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Need for a limited war doctrine


In tandem, the two books identify the complex policy continuum for the Indian strategic community

LIMITED WARS IN SOUTH ASIA: Maj. Gen GD Bakshi (Retd); Centre for Land Warfare Studies

BALLISTIC MISSILE DEFENCE - Frontier of the 21st Century: Wg. Cdr Anand Sharma; Both the books are pub. by KW Publishers Pvt. Ltd., 4676/21, I Floor, Ansari Road, Daryaganj, New Delhi-110002. Rs. 780 each.

The security and ethical dilemmas that weapons of mass destruction (WMD) pose became an intractable reality after the Hiroshima holocaust of August 1945. The apocalyptic nuclear age had dawned and the advent of the inter-continental ballistic missile during the early Cold War decades completed the global trapeze of ‘terror-induced coercion' as a tool of national policy. Security became MAD — or to clarify — the foundation of global security was based on ‘mutually assured destruction.' This, in turn, was predicated on the U.S.-Soviet 1972 ABM (anti-ballistic missile) treaty, which forbade the development of credible missile defence. Asia, site of the only two nuclear explosions (Hiroshima and Nagasaki), was WMD-ized in October 1964 when China became a nuclear weapon power. Over the uneasy, intervening decades, southern Asia — the Indian subcontinent in particular — became turbulent in the nuclear domain in an opaque manner, till the May 1998 nuclear explosions which saw India, and then Pakistan, becoming states with nuclear weapons.

Opaque use

Southern Asia has made a distinctive contribution to the ‘opaque' use of nuclear weapons outside the MAD framework by way of the linkage between WMD and state-supported terrorism. In the trajectory of the troubled India-Pakistan relationship, May 1990 is often identified as the period when nuclear-weapon-enabled-terrorism (NWET) became a reality. The brief but bloody Kargil war of 1999 and the November 2008 Mumbai terrorist attack are an extension of what began in the summer of 1990, and India has been trying to find an appropriate policy response to this tenacious NWET malignancy.

Concurrently at the international level, in an inexorable techno-strategic development, the concept of ballistic missile defence (BMD) has been acquiring traction and gradual credibility. The first Gulf War (January 1991), also called the ‘Operation Desert Storm', saw the use of rudimentary Scud missiles armed with a conventional warhead by the subaltern power Iraq, against the hegemon, the United States. The worst case scenario visualised was the possibility of having to deal with a WMD-tipped ballistic missile launched by a state pursuing a revisionist agenda, and very soon BMD became a major policy issue. Located as it is in the world's complex and rough WMD neighbourhood, India has to evolve affordable and effective policy responses to both NWET and BMD — and the two books under review provide a cogent and useful introduction to these tangled and inter-linked issues. Bakshi presents a lucid and well-argued account of the reality of limited wars in south(ern) Asia, while bemoaning the fact that India does not have the requisite clarity about the Pakistan-specific challenge and the need for an Indian doctrine to be put in place. The advocacy is passionate and reference is made to the Chinese concept of ‘zaoshi', or escalation control, and the use of military force against a nuclear backdrop and then extrapolated to Indian strategic ambivalence.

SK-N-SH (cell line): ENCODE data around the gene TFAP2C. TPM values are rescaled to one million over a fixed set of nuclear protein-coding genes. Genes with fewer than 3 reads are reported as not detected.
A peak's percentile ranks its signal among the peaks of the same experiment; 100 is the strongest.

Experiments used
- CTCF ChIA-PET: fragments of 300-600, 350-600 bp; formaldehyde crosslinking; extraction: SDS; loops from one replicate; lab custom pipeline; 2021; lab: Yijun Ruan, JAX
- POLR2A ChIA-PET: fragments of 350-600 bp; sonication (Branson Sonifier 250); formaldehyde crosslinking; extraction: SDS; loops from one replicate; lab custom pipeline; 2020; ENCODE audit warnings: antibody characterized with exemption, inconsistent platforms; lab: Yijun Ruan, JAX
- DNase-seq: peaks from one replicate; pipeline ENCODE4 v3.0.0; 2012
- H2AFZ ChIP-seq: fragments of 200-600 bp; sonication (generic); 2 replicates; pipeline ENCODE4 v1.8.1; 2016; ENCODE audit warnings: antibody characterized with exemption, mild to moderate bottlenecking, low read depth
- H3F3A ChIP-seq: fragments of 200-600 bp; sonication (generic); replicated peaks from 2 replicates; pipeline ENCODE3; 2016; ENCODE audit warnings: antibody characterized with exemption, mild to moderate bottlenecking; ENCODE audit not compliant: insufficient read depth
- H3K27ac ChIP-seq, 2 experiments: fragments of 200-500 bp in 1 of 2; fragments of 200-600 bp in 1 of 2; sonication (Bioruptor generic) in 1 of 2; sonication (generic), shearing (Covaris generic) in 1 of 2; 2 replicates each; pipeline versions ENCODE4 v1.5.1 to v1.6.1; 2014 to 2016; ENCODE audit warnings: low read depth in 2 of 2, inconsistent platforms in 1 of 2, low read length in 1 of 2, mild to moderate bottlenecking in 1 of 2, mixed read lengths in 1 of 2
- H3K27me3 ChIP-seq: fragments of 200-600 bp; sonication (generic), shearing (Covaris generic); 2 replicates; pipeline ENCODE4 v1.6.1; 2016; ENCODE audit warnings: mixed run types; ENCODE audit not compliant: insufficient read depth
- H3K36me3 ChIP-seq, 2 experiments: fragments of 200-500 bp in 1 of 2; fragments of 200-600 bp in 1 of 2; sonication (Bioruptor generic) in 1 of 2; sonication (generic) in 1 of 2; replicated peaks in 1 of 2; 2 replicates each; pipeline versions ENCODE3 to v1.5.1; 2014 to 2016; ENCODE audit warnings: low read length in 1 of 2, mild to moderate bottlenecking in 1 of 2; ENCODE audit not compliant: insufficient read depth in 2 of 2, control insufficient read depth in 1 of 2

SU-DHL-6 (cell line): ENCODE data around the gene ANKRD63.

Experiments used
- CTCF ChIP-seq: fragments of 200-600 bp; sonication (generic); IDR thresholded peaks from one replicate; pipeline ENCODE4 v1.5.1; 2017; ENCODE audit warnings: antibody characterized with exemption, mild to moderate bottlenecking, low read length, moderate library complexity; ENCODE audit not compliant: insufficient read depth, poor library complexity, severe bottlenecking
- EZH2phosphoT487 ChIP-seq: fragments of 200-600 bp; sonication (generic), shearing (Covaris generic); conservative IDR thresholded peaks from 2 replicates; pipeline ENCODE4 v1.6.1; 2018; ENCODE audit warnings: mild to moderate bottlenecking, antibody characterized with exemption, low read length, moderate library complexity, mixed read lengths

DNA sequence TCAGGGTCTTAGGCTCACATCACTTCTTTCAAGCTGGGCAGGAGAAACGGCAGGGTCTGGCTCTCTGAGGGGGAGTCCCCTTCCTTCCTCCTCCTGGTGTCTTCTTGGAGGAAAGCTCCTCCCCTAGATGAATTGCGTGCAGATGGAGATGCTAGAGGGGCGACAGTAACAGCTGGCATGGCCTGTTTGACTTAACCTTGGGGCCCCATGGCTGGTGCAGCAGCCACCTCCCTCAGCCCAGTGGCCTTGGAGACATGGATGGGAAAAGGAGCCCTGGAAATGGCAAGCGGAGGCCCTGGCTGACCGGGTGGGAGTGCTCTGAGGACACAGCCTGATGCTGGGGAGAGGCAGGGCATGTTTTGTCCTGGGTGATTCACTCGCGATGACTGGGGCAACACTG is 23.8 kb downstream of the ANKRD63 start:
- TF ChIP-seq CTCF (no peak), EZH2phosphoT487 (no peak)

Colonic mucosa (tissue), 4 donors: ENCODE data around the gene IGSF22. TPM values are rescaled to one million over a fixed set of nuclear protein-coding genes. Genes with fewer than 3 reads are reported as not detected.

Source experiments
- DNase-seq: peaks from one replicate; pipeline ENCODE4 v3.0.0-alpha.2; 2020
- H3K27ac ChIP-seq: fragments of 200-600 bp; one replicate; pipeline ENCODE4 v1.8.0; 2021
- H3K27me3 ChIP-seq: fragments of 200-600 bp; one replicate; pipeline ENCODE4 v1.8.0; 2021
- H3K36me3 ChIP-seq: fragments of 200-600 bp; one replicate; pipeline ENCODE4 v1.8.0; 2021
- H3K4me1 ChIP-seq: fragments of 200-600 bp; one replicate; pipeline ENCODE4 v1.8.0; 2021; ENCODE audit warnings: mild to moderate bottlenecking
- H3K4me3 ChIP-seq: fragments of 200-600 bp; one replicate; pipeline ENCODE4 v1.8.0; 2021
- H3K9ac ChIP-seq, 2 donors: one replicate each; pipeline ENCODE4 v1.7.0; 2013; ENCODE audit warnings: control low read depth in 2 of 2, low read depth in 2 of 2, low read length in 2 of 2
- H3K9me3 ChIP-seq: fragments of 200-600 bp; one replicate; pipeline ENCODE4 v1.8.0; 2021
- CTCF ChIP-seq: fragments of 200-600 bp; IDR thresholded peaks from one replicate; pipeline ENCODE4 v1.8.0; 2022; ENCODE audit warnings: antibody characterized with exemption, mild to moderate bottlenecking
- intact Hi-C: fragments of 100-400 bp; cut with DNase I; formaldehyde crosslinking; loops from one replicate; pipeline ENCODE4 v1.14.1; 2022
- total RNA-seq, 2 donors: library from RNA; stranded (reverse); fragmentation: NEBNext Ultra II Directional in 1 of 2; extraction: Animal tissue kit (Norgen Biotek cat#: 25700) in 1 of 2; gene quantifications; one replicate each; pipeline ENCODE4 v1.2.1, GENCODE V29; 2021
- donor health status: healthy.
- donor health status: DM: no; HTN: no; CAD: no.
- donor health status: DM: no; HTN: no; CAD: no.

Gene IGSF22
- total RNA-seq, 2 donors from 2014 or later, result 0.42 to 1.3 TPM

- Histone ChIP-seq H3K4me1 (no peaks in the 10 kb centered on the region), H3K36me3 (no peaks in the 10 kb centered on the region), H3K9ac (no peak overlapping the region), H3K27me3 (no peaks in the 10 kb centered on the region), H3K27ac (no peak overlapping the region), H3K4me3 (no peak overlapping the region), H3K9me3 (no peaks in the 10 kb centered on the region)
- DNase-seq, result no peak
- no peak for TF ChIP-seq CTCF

That India needs to evolve an appropriate limited war doctrine and the national security apex should deliberate on it is unexceptionable. But the conclusions arrived at and the certitude they are packaged in are debatable. In any limited war situation that has a nuclear overhang, the escalation dynamic is the wild-card and Bakshi posits that “Pakistan has been able to foist its ridiculous formulation of a one-step escalation upon the Indian political leadership,” leading to a “rather premature [Indian] conclusion that conventional military force is no longer a usable resource against a nuclear backdrop.”

As the Kargil conflict and the terror attacks on Parliament and in Mumbai demonstrated, the Indian security establishment is yet to arrive at an effective response matrix to NWET, and the China-India-Pakistan triangle gets even more tangled in the WMD domain when the U.S. is factored in. Bakshi's book offers a pithy introduction to a very complex issue and CLAWS (Centre for Land Warfare Studies) is to be commended for this initiative.

The book on BMD is derived from a two-year research project the author, Sharma, undertook under the aegis of CAPS (Centre for Air Power Studies). It walks the reader through the advent of the missile — both ballistic and cruise — the concept of missile defence, and the implications of these two capabilities for the prevailing global and regional strategic systems. The relevance for India and the texture of the ‘rough' WMD neighbourhood have been dealt with in the last chapter, and the policy dilemma for India is abiding. As Sharma notes, BMD is “yet to be proved in an actual battle scenario,” but investment in this domain continues.

In tandem, the two books identify the complex policy continuum for the Indian strategic community. What will an enhanced capability of regional cruise missile do to the NWET malignancy directed against India? What will be the fiscal implications of the operational research conundrum for Delhi? More rigorous scholarship in this domain must be encouraged.

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